In January 2021, The Phantom of Liberty was released as part of the Three-film Collection by The Criterion Collection with The Discreet Charm of the Bourgeoisie and That Obscure Object of Desire being the other two.[6]

Studio Canal was responsible for the distribution of The Phantom of Liberty on 1 January 2021.[7]

A DigiPack for The Phantom of Liberty is still in the works from The Criterion Collection for the U.S. and Canadian distribution.[8][9]

Reception

Buñuel's previous production, The Discreet Charm of the Bourgeoisie (1972), had won the Academy Award for Best Foreign Language Film, and his next and final film, That Obscure Object of Desire (1977) was a more conventional narrative. Below is a selection of critical comments on the film:

Like Discreet Charm, the plot-free Phantom of Liberty is a patchwork of comedic sketches and sight gags through which Buñuel ravages a complacent European culture and the various sexual hang-ups and historical and cultural disconnects of its inhabitants. The surrealist images range from the profane to the comical, from the absurd to the rational, and from the ambiguous to the idiotic. This heady, almost off-putting masterwork isn't particularly easy to decipher (maybe we aren't meant to), which is why it's best to approach it as a literal comedy of manners.

— Ed Gonzalez, Slant Magazine[10]

The Phantom of Liberty is one of the most audacious and unconventional films in cinema history. Directed by Luis Buñuel, The Phantom of Liberty may very well be the most accomplished, ambitious and surrealist work of his 54-year film career. Indeed, this is a film that deals with a variety of transgressive subjects such as fetishism, necrophilia, incest, mass murder, sadomasochism, and pedophilia with a network of storytelling devices and narrative forms and presents an intense criticism against established social institutions. It is a complex, paradoxical, subversive and radical film, which has promoted endless debates and encouraged a variety of readings.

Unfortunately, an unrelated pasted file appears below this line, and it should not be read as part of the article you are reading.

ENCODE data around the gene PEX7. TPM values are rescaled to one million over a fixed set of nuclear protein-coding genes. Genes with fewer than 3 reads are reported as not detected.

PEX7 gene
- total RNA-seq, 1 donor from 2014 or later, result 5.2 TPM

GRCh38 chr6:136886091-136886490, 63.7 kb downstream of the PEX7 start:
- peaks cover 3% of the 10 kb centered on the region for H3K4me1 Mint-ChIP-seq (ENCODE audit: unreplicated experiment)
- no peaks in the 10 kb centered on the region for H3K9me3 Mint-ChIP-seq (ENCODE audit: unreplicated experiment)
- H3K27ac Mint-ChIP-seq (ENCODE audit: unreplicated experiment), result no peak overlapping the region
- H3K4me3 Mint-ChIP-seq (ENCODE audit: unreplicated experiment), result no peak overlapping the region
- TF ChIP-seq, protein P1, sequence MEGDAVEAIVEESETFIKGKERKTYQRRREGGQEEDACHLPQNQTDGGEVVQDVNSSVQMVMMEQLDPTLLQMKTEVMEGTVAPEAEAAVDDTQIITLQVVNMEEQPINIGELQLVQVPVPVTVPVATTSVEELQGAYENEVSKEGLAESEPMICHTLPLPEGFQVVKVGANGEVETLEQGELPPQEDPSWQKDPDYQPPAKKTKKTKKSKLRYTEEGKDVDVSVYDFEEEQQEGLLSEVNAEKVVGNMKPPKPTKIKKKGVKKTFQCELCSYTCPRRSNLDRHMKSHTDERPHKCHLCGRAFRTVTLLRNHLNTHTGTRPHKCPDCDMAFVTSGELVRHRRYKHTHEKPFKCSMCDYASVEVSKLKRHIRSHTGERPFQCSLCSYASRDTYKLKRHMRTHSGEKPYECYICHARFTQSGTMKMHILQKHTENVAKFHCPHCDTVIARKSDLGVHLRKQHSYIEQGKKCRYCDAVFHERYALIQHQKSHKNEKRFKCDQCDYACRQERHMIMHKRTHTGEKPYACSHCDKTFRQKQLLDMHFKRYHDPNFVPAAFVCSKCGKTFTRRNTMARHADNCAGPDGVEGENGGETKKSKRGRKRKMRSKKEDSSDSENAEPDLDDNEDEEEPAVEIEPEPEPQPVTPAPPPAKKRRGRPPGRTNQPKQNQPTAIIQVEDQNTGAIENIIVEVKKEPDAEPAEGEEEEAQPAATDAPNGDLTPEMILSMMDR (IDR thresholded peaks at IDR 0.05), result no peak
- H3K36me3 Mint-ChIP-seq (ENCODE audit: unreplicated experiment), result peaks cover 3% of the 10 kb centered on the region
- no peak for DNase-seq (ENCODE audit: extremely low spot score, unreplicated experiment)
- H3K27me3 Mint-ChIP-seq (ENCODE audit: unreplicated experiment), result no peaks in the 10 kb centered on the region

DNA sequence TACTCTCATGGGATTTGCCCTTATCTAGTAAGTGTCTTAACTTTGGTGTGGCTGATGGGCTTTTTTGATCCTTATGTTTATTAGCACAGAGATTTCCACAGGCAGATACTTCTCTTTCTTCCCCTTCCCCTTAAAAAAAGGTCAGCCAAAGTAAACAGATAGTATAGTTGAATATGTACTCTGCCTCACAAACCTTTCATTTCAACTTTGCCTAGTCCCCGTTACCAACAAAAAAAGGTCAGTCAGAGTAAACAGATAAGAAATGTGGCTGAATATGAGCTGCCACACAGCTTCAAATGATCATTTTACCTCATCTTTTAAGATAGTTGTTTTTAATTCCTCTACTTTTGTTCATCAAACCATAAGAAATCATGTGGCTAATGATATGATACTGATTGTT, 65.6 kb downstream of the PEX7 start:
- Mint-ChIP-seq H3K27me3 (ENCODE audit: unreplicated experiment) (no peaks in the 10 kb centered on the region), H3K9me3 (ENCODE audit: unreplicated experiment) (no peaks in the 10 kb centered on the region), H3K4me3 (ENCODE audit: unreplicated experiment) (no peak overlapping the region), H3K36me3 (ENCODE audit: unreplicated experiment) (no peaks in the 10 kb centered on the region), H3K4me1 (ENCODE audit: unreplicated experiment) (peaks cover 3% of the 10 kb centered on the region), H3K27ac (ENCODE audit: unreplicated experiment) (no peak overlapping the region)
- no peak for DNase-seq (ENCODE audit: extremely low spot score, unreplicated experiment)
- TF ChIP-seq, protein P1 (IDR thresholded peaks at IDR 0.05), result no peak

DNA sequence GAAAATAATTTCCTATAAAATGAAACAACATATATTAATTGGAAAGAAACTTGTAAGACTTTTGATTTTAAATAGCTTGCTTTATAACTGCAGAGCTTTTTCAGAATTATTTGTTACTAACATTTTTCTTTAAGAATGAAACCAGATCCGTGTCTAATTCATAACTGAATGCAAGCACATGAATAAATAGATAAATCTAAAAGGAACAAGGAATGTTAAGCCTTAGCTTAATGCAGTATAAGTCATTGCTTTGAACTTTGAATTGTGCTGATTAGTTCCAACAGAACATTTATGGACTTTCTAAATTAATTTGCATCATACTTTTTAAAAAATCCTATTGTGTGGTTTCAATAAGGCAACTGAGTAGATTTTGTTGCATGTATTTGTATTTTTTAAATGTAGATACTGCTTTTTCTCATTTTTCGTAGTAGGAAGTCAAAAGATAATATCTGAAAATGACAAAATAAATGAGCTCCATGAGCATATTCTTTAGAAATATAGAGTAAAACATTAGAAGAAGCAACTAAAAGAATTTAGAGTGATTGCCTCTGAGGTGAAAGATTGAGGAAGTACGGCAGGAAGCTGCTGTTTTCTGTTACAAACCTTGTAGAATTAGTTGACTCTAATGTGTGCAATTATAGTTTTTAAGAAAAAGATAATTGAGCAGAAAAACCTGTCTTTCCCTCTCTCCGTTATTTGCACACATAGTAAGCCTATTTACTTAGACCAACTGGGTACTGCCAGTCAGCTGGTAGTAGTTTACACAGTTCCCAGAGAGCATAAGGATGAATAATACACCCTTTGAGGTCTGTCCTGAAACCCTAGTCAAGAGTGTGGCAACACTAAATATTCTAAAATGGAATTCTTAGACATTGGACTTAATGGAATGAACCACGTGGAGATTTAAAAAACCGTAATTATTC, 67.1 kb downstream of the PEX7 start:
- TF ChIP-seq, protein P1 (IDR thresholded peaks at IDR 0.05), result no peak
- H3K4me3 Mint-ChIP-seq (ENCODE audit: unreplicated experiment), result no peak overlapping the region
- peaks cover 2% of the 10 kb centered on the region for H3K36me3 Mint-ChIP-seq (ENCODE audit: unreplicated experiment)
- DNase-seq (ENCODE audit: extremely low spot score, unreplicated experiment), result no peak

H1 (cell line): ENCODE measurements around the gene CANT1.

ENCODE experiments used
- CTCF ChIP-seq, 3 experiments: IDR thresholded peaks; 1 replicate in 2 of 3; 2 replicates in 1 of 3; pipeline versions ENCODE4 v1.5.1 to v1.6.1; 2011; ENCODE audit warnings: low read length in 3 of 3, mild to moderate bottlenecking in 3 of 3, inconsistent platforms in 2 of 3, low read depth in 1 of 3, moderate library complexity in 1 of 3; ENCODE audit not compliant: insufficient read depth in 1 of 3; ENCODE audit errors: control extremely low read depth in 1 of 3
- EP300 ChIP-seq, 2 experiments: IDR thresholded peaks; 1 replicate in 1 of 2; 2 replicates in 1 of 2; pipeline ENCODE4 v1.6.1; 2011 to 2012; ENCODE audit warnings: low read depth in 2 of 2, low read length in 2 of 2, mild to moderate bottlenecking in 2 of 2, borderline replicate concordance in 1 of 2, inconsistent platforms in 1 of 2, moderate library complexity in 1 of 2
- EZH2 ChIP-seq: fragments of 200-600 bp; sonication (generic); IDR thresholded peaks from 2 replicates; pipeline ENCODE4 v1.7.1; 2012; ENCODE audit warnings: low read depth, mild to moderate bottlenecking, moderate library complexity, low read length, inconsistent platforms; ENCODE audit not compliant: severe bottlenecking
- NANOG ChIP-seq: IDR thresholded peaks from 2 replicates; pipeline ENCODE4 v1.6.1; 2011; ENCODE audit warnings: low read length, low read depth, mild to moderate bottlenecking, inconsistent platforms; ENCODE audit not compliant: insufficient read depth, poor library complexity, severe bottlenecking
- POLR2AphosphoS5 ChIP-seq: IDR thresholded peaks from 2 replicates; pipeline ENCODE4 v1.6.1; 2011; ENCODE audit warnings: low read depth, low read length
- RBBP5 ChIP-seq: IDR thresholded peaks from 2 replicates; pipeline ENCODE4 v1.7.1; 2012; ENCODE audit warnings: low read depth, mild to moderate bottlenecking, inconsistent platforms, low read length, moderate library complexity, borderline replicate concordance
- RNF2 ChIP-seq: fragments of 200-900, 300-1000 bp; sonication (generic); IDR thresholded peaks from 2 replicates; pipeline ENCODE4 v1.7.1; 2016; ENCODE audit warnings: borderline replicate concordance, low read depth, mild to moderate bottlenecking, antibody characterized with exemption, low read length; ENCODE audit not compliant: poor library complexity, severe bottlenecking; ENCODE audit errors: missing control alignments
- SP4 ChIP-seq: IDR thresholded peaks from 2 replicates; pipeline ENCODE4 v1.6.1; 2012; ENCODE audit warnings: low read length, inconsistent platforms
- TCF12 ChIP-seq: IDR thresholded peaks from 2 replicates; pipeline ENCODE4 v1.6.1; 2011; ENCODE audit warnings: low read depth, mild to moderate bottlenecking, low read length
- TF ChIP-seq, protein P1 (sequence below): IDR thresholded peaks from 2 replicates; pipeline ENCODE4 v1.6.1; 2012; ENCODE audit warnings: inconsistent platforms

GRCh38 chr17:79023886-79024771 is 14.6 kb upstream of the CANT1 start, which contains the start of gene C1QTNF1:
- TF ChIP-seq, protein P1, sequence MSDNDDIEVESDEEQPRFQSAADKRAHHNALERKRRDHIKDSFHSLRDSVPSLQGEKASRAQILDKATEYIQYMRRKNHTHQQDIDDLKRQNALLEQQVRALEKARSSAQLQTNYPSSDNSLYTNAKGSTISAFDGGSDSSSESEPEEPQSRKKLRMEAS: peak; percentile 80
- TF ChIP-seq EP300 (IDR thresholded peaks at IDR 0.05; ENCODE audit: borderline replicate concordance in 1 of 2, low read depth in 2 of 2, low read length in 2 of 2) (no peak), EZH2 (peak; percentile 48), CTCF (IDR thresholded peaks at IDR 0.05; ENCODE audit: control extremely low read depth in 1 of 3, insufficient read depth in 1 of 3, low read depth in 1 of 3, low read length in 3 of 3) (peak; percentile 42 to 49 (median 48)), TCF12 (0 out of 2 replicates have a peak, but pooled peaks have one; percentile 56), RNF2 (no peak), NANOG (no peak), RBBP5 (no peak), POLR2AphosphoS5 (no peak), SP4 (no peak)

— Marco Lanzagorta, Senses of Cinema[11]

"Le Fantôme de la Liberté" is dozens of stories that lead from one to another with a dreamlike logic, and a dream-like way of never quite arriving at a neatly satisfactory conclusion. It is not for people who see movies as butterflies, trophies to be netted, pinned down, then pulled apart with tweezers. The movie can't be pinned down. There's no single correct way to read it, which is not a rationale for its ambiguities, but a rigorous instruction to those who would enjoy all that is most marvelous and poetic in surrealism at its best.

The film was nominated for Best Foreign Language Film by the U.S. National Board of Review.[13]

Today, The Phantom of Liberty is one of Buñuel's most acclaimed works. Rotten Tomatoes reports an 85% approval among 26 critics with an average rating of 8.4/10.[14]

See also

References

  1. ^ a b c d Bunuel, Luis (1983). My Last Breath. Vintage. ISBN 978-0-09-930183-7.
  2. ^ Indiana, Gary (23 May 2004). "The Phantom of Liberty: The Serpentine Movements of Chance". Retrieved 15 March 2010.
  3. ^ Russell, Dominique (March 2005). "Luis Buñuel". Senses of Cinema. Retrieved 15 March 2010.
  4. ^ Coombs, N. (2007) "Studying Surrealist & Fantasy Cinema" pp. 20-21.
  5. ^ "El Fantasma de la Libertad Blu-ray" [The Phantom of Liberty Blu-ray]. Retrieved 19 June 2024.
  6. ^ Painter, Ryan (5 January 2021). "New DVD, Blu-ray and digital release highlights for the week of January 4-10, 2021". Retrieved 19 June 2024.
  7. ^ "Le Fantôme de la liberté Blu-ray" [The Phantom of Liberty Blu-ray]. Retrieved 19 June 2024.
  8. ^ Atanasov, Svet (12 January 2021). "The Phantom of Liberty". Retrieved 19 June 2024.
  9. ^ "The Phantom of Liberty". Retrieved 19 June 2024.
  10. ^ Gonzalez, Ed (23 September 2003). "The Phantom of Liberty". Slant Magazine.
  11. ^ Lanzagorta, Marco (May 2002). "The Phantom of Liberty". Senses of Cinema. Retrieved 14 March 2010.
  12. ^ Canby, Vincent (14 October 1974). "Le Fantome de la Liberte (1974)". The New York Times. Retrieved 11 April 2018.
  13. ^ "1974 Award Winners". National Board of Review of Motion Pictures. 2017. Retrieved 16 May 2019.
  14. ^ "The Phantom of Liberty (1974)". Rotten Tomatoes. Fandango. Retrieved 21 September 2023.

External links

This page was last edited on 19 June 2024, at 20:14